Another thing is stated in this chapter, “I have glorified thee on the earth.” He came into the world not only as a man, but as the heir of promises; and they rejected Him in whom these promises were, as the promised seed. But He has secured the promises by the cross; and also laid the foundation for all the purposes of God in His death and resurrection. He who came with all the promises of God in His hand, was rejected and killed. Salvation on God’s part is the answer to this wickedness on man’s. It was not merely that man was a sinner, but all that God would do for a sinner was refused— “Last of all he sent his Son.” My soul and conscience are cleared by the very blood which was the proof of my sin and guilt. The purpose which was before the world can now be brought out, for righteousness has come in, and Christ as man has got a place in the glory of God, because He deserves it! This is the righteous foundation of the purposes of God; and He is there too in a work done for us.
In this ascended Lord we see the power of a life which has triumphed over death, and all the testimony that now comes to us comes from thence. The Son is there, and there as a man in righteousness, according to God’s own nature. But God is not merely glorified in righteousness; but the Father in love! “Now, O Father, glorify thou me with thine own self.” The Father’s name is the spring of eternal life to us in the Son; and the Son as man has brought it in, and we have received it. It is not now what Jehovah had given to the Messiah, but what the Father has given to the Son. “These things I speak in the world, that they might have my joy fulfilled in themselves.” He has given the words to us, that the Father gave to Him. These are the privileges that belong to us as believers.
The first three gospels present Christ to be received by man; but in John’s the people are called out by grace; it begins with His rejection—and they are separated from the world, and brought into this place of possession also. “All mine are thine, and thine are mine, and I am glorified in them,” this is the full grace of Christ. The Father’s words communicated to Christ are to bring us into every place which belongs to Christ. This is the revelation of God’s heavenly thoughts through His Son, where there can be nothing of responsibility as to man, as when under law—though man is treated by the gospel as a sinner, and needing grace. Christ is the revelation of what a perfect man is, and what everything in the world is to God. We are not of it.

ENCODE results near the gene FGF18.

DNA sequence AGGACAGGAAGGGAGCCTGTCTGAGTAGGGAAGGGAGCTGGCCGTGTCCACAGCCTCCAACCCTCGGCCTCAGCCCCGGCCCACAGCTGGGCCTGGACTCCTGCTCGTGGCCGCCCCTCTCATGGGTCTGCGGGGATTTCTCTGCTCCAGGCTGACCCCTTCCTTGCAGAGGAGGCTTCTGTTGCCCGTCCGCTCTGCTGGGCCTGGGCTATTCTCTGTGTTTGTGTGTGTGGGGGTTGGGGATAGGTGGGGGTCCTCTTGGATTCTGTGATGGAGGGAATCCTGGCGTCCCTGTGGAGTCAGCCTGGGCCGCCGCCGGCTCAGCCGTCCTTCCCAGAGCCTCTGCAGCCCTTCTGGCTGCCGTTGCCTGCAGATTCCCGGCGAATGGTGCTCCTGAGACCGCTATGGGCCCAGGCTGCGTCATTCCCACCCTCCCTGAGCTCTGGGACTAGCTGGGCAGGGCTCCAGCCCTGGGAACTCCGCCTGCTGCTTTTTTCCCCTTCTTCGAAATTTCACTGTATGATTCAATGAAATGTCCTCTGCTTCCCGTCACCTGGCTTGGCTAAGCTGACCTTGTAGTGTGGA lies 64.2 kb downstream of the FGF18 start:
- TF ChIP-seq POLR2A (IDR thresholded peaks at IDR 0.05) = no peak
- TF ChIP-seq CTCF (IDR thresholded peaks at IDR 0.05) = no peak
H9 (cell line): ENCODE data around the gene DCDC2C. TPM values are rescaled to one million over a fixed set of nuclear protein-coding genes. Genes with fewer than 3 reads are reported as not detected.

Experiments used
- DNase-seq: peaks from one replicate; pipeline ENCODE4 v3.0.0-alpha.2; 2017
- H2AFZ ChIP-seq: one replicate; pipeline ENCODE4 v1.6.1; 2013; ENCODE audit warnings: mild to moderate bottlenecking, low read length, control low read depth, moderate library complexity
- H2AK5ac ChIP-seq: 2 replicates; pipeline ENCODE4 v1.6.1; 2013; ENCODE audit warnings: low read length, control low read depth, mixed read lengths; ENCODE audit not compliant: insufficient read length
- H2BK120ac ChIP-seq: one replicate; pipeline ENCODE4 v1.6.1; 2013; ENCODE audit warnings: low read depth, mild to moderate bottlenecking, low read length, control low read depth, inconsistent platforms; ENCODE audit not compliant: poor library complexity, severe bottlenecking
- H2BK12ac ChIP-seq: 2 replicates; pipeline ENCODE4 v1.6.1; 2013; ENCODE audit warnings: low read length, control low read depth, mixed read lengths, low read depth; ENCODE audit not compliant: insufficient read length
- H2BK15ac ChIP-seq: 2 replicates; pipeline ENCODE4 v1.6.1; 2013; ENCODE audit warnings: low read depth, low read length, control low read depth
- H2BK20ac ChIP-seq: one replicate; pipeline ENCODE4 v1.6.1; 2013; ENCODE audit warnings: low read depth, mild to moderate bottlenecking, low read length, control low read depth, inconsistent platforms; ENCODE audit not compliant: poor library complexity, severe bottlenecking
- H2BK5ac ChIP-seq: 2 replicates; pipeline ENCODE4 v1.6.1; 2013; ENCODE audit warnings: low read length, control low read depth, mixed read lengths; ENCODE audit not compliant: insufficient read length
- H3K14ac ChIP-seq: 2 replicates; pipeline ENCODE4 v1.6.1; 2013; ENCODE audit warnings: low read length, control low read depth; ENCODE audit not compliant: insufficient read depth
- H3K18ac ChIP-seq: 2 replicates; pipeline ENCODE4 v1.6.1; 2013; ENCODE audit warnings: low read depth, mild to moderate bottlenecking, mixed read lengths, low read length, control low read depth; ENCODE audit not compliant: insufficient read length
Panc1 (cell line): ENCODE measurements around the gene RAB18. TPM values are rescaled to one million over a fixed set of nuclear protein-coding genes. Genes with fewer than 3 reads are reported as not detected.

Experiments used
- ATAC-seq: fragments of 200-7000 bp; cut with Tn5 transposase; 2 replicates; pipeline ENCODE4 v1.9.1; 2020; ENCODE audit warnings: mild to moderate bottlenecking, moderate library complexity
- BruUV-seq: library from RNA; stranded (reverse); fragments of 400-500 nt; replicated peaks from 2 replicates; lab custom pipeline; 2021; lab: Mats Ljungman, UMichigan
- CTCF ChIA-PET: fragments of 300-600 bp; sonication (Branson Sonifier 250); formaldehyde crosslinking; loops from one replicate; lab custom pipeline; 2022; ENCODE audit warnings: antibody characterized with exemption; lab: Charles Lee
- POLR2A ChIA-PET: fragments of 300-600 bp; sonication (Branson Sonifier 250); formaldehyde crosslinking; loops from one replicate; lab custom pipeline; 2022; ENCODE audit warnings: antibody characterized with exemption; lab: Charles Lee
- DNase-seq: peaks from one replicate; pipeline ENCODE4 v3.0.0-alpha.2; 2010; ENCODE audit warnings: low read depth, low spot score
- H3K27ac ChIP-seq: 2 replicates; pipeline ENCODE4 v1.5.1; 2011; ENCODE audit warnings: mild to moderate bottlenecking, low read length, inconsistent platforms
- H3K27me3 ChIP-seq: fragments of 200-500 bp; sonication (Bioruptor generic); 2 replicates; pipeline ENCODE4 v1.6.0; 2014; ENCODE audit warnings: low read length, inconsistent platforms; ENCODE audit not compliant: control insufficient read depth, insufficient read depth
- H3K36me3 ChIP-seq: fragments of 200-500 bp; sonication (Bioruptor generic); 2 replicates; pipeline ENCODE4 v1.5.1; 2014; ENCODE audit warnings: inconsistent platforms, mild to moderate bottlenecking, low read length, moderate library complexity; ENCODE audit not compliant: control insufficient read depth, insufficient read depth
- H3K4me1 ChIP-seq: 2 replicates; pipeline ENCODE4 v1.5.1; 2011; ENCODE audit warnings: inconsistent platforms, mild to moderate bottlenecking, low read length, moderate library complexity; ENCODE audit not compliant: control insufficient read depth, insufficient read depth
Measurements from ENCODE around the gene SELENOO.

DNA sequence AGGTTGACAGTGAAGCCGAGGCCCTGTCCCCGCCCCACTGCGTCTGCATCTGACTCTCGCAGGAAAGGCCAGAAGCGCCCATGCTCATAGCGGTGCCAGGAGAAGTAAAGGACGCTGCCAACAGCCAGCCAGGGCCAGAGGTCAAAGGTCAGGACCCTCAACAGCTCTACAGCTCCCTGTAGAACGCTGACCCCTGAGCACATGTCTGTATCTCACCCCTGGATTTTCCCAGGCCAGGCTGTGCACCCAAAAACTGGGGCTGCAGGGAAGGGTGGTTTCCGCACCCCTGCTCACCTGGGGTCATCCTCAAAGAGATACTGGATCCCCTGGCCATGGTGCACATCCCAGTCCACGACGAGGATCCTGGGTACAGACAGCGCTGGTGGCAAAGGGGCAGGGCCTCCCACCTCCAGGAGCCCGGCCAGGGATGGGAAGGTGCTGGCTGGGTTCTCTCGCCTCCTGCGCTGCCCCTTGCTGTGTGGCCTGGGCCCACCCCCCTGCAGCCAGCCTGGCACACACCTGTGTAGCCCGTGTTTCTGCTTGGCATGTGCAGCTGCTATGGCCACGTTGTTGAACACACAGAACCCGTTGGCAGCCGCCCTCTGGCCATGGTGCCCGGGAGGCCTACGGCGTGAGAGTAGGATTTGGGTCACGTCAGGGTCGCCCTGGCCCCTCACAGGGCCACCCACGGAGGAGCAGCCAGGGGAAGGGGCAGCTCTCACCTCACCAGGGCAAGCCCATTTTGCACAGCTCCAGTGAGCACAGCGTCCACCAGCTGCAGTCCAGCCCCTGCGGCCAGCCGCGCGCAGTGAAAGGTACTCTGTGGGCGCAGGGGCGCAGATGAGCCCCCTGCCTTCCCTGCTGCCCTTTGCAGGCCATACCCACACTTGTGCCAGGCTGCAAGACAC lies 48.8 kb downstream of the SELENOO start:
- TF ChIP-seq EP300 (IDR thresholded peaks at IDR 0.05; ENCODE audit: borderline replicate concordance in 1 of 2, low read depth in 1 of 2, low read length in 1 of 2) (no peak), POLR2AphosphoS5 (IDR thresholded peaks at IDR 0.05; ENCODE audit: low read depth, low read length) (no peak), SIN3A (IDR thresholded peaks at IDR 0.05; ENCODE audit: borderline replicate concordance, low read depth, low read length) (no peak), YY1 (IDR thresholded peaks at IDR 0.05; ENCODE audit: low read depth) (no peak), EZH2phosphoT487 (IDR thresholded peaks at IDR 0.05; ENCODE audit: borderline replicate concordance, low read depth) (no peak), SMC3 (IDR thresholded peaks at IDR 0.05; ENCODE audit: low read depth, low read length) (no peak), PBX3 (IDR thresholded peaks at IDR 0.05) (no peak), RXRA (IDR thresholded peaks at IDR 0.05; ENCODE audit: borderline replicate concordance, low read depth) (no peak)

When we look at Christ’s person, what do we see? The Father in His Son! For it was the revelation of the Father in Christ. The disciples said show us the Father. The expression of the Father was the living It was a revelation in the way suited to man as he was down here for it was seen in the man who tabernacled with us, that we might associate our hearts with the Father as His was.
“The glory thou past given me I have given them;” again, “The love wherewith thou lowest me.” Everything which He is and has in Himself He brings us into; except, of course, what is essential to His eternal Sonship. The words, the life, the glory, the love, with all the blessedness He has, and what is not so pleasant to us, separation from the world. But it is a portion with Himself now and hereafter. Moreover He puts us in His own place of testimony to the world. He was of God in the midst of the world, and always Himself the revelation of God. And this is what a Christian is likewise.
“ Sanctify them through thy truth.” The word of God comes down (not like the law) and brings to my heart the measure and character of what Christ is. The truth, His word, which tells what God is, tells me what I ought to be as a child of the Father. Till God is revealed, how can I tell what I ought to be—but grace and truth tell me what the Father is—what the world is: this is Cain’s city. What is the telegraph to a man when he is going out of the world by death? But there is something more-” for their sales sanctify myself.” Not simply a word come down, but a man gone up! Now I get where righteousness takes us entirely separated from sinners, and gone into the place where my affections are fixed on Him. He is the model man in glory, and I must purify myself by the hope of being with Him,. as He is pure. The work is perfectly accomplished which makes me meet for the same place. The Holy Ghost takes these things and shows them to us. God path revealed them to us by the Spirit, according to the purpose of God up there. The truth comes down through the rent veil to us, but I get the glory of the man gone on, and who for our sake has sanctified Himself.
Another thing is, we should think of His glory and happiness. He expects us to be interested in Him; “If ye loved me ye would rejoice, because I go unto the Father.” So entirely are we one with Him, and He one with us. He brings the love of God, wherewith He is loved, into the heart. The Christian is made up from this Christ. The eye that is upon Him sees God’s path even through this world. The responsible man has failed, but the man of purpose was in love and grace below, and is now in righteousness and glory above.